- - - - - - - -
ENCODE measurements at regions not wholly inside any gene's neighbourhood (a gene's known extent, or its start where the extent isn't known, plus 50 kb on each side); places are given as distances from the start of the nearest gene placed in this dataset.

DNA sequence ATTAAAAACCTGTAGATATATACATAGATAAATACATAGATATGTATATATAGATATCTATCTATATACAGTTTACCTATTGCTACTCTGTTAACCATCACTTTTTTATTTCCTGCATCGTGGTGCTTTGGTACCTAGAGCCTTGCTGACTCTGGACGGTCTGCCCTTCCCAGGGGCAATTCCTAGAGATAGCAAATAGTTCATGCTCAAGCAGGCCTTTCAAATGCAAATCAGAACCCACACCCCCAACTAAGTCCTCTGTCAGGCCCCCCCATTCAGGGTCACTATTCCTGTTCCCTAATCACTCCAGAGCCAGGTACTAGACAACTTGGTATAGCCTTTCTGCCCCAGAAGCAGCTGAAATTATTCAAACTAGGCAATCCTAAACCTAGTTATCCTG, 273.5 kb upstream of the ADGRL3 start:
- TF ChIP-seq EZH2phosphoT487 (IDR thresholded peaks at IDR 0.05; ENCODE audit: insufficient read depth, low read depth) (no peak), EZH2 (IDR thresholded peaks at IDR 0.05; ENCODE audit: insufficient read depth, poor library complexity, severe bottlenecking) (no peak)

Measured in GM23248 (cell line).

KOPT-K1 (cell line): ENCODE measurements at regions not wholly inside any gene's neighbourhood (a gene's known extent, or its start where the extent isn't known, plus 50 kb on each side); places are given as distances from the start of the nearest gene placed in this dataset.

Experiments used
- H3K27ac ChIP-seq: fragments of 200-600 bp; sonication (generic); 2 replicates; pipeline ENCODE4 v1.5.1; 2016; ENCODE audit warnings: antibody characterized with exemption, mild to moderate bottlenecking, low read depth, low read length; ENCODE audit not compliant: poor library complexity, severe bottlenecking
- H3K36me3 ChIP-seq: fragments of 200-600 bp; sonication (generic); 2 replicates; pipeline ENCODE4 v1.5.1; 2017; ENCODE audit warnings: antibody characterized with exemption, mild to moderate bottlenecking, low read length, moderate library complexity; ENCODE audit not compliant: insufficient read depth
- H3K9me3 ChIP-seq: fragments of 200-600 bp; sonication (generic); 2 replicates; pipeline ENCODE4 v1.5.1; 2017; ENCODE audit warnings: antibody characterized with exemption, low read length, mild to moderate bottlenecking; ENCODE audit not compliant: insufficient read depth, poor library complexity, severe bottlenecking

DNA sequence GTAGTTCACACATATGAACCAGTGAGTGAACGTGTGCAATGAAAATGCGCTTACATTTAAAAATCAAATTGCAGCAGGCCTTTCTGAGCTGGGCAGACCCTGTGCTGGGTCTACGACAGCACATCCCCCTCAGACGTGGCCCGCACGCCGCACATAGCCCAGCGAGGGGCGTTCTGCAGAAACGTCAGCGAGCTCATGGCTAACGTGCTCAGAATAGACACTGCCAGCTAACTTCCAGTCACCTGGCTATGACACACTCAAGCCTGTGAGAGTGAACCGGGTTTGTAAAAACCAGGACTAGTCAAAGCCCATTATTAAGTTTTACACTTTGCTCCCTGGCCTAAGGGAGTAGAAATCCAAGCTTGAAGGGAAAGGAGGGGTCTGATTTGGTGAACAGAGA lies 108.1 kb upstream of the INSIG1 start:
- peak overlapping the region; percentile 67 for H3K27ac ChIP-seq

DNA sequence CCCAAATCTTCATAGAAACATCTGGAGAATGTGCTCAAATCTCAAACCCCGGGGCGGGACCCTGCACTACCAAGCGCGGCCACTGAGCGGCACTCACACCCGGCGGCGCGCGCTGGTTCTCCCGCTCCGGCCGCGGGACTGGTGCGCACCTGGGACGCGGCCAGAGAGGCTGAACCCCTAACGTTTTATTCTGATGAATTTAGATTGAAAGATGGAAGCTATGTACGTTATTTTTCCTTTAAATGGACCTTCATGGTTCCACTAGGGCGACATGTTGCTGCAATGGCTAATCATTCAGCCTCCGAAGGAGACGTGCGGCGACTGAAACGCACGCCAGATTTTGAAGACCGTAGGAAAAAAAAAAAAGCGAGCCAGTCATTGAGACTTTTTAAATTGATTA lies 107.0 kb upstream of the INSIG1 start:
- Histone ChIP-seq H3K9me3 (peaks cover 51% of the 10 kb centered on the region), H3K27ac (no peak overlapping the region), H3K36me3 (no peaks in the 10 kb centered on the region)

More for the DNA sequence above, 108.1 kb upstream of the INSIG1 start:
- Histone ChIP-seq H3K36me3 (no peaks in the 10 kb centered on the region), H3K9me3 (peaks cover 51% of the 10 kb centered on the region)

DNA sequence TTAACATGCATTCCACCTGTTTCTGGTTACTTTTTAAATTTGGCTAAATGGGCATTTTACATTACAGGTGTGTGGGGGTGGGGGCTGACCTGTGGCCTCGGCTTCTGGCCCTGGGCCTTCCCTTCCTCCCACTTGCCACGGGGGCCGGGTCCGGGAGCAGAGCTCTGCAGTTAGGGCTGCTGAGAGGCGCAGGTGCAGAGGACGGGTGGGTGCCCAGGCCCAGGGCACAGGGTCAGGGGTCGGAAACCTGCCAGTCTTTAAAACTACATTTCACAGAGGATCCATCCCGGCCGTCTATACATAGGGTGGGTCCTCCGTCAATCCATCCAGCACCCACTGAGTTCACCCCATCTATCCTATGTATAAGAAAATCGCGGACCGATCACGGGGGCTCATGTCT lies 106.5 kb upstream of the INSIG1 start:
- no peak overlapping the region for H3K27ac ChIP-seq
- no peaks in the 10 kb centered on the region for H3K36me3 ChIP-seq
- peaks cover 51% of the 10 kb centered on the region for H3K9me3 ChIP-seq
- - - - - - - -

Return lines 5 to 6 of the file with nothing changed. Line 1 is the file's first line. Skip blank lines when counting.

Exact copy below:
KOPT-K1 (cell line): ENCODE measurements at regions not wholly inside any gene's neighbourhood (a gene's known extent, or its start where the extent isn't known, plus 50 kb on each side); places are given as distances from the start of the nearest gene placed in this dataset.

Experiments used